Beneath a Silent Moon
Note: This review contains slight spoilers for earlier books in the series.
If you’ve not been reading Tracy Grant, you really have been missing out. Her Rannoch/Fraser series of romantic suspense features a compelling relationship, fascinating characters and worldbuilding that I just love. If you’re not familiar with the series, it may require a touch of explanation. The series originally started with two books published by Avon, Daughter of the Game (later reissued as Secrets of a Lady) and Beneath a Silent Moon. Those books featured the escapades of Charles and Melanie Fraser. The publisher did not renew for further books in the series, but Grant was later picked up by Kensington. The one hitch was that she would need to find new names for her characters. So, Charles and Melanie became Malcolm and Suzanne Rannoch.
It takes some getting used to, but the whole series is worth the added touch of effort. If you check out any of these books on Goodreads, you’ll find the series listed in chronological order with a note from the author’s website about suggested reading order. Personally, I skipped over the first couple of e-novellas and started with Vienna Waltz. I’ve been able to keep up with the series without confusion and that particular novel was a very strong entry to the series. I’ve not reviewed all the Rannoch/Fraser books for AAR since I started reading years after the books were released, but I have been reviewing them on my Goodreads account as I read.
For those not familiar, Charles Fraser is a British diplomat who worked as a spy during the war. He has connections to a very powerful aristocratic family, and his star is on the rise. During the war, he married the pregnant Melanie, a young Frenchwoman, and accepted her child as his own. Charles is aware that Melanie was involved in spying herself, and she has in fact assisted him on some of his diplomatic missions overseas. However, what is known to the reader but not to Charles is that at least in the beginning, Melanie was working at cross-purposes to Charles. Melanie feels deeply conflicted concerning her past loyalties and this conflict has been gradually working to a head over the course of the series.
This particular installment of the series is set in 1817. The war and related intrigues are now in the past, and the Frasers must return to England, where Charles has duties and obligations as the oldest son. As the novel opens, everyone is present at a party at which Charles’ father Kenneth announces his engagement to Honoria Talbot, the niece and ward of Kenneth’s best friend. Given that Honoria is much younger (she was a childhood love of Charles Fraser, in fact), the news stuns more than a few in attendance and causes great family consternation.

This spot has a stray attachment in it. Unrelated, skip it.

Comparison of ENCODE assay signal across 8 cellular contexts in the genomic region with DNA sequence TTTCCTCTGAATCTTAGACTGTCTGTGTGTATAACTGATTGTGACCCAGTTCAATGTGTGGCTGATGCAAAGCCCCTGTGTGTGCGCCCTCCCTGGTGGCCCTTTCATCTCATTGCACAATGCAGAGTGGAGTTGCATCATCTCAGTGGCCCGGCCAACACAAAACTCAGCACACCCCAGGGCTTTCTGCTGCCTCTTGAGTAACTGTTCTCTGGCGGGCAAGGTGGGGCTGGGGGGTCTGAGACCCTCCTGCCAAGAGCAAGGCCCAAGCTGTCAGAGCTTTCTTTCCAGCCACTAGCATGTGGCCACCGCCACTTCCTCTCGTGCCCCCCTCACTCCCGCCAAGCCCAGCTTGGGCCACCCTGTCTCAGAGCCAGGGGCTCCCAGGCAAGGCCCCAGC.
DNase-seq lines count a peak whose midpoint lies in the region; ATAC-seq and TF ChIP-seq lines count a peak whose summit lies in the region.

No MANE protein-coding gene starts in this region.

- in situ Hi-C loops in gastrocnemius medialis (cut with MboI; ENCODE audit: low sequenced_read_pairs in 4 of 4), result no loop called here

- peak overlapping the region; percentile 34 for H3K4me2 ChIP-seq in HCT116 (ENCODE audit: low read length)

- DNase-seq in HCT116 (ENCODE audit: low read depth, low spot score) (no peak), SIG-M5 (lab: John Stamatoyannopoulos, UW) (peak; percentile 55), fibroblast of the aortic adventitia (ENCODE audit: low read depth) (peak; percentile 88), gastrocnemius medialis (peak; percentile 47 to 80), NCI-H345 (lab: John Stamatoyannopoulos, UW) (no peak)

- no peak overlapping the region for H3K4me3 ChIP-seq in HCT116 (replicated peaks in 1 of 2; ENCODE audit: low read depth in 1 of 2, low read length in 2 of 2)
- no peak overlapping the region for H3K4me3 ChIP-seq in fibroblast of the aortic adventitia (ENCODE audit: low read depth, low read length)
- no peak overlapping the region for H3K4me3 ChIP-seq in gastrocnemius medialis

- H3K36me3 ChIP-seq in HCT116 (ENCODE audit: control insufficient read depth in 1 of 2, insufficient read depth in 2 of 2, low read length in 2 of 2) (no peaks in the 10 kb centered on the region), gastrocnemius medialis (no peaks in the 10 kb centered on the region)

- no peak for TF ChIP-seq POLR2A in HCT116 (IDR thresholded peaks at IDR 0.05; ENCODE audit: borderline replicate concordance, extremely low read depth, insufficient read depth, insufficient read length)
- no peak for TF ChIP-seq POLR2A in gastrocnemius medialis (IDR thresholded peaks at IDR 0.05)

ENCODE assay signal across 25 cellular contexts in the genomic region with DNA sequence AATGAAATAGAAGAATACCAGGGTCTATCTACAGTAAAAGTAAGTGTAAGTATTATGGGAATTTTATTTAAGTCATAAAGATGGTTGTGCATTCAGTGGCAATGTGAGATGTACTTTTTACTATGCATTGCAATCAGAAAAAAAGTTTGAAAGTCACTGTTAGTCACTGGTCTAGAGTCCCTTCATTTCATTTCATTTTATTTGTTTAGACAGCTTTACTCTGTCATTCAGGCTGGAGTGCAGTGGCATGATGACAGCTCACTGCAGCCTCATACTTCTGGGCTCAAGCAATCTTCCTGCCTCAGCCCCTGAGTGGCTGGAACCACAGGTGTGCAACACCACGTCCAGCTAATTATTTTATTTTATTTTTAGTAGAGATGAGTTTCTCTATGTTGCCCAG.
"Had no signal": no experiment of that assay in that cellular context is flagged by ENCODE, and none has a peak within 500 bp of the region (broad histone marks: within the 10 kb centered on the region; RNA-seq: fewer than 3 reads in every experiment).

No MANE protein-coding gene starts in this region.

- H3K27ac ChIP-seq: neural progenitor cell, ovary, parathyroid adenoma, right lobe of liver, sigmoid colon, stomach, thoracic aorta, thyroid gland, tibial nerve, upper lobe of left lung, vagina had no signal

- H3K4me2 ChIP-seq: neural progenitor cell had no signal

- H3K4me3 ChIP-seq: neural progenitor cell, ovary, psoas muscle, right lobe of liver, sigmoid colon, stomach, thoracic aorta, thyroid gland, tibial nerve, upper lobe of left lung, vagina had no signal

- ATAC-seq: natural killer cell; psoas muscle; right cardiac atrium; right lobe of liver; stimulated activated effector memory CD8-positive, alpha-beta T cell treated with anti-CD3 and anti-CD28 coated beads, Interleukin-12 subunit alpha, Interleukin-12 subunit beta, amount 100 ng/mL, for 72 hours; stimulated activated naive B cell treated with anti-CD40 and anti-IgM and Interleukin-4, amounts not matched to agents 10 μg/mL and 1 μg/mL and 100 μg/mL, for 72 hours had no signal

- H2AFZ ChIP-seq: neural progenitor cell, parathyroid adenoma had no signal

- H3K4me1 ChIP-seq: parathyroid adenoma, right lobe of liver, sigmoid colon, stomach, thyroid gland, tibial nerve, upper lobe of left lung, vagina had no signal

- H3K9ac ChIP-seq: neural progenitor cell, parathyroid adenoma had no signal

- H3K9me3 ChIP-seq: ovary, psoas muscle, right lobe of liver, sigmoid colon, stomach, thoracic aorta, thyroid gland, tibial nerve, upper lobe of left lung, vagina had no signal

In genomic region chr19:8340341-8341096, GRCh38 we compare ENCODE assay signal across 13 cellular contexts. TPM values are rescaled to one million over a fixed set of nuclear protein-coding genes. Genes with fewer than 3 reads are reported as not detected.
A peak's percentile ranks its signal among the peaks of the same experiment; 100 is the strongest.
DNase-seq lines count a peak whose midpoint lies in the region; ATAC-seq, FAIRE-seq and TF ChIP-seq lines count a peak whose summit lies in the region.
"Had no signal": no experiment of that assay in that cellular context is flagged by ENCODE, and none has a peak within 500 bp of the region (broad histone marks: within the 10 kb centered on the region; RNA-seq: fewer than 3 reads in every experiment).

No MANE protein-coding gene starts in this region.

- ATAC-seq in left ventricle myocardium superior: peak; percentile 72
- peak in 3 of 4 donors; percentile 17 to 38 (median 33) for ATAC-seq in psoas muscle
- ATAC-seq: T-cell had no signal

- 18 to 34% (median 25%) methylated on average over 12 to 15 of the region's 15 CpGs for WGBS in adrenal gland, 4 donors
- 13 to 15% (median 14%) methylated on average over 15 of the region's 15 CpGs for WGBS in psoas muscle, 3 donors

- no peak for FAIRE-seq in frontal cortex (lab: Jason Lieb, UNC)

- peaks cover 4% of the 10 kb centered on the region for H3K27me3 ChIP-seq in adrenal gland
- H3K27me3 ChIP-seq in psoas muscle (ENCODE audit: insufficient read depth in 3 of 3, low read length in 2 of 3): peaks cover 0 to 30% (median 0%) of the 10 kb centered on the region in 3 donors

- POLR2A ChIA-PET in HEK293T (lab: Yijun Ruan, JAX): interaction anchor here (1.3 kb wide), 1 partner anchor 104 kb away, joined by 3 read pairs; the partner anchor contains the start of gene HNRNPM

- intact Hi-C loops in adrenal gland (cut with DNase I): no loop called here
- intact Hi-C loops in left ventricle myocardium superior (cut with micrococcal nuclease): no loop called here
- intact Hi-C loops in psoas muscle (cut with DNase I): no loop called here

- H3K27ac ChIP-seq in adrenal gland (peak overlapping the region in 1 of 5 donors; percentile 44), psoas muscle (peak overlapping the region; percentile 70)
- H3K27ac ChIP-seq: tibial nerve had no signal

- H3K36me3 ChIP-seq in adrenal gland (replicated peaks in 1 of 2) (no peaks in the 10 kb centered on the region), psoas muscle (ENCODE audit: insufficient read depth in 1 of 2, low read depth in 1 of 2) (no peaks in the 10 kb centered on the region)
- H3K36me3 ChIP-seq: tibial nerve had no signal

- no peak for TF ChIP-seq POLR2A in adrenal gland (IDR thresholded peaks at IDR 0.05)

Shortly after these startling events, Charles and Melanie are called out to meet an old contact from their days in Spain. As they go to meet him, the man is shot down by a sniper. Before he dies, he mentions Honoria to them. Given that Honoria has no known ties to espionage, diplomacy or the war, this is understandably quite unsettling.
From here, the action eventually shifts to the country estate of Dunmykel and a shadowy group known as the Elsinore League,thought to be a ring of former Bonapartists. The entire cast of friends and family heads to Dunmykel for a house party celebrating Kenneth Fraser’s betrothal and there the family intrigues and spycraft start to collide. The tale is a complex but very interesting one. The complicated family dynamics and long-held secrets start simmering to the surface and mingle with the outside action to create quite a lot of tension.
Because the story contains several layers of conflict to it, I sometimes found myself rereading scenes trying to figure out what made some of these characters tick. And seeing Charles with his family for such a prolonged period did give me insight into him that I didn’t have before. Given his father’s behavior, his habit of keeping things bottled up inside made a lot more sense. I could see how much he did not want to be like his father, and much is shown in this book of how he and Melanie try to grow closer to one another. They truly did start off with a marriage of convenience, over the course of the books, it has deepened into one of passion and complex emotion.
As with all of Grant’s books that I’ve read, the writing here is stylistically very good. She writes very vivid scenes, and her characters tend to be complex and layered. In most of her books, she is weaving together many strands of plot and that is the case here as well. I did note there were a few more bobbles with the pacing and structure than in some of her other novels. However, while this is the seventh installment in the series, it was actually the second book in the series that Grant wrote. With that knowledge, I can see where her writing has grown over time, with some of the roughness I saw particularly in the latter half of this book being smoothed out by the time later novels were published.
Even with some rushed action and a couple dangling plot threads, Beneath a Silent Moon is still a very engaging read. I have enjoyed each of my trips to this version of Regency England, and I highly recommend this to anyone who likes historical mysteries and romantic suspense. If you’re new to the series, I would recommend starting either with one of the opening novellas or with the excellent Vienna Waltz.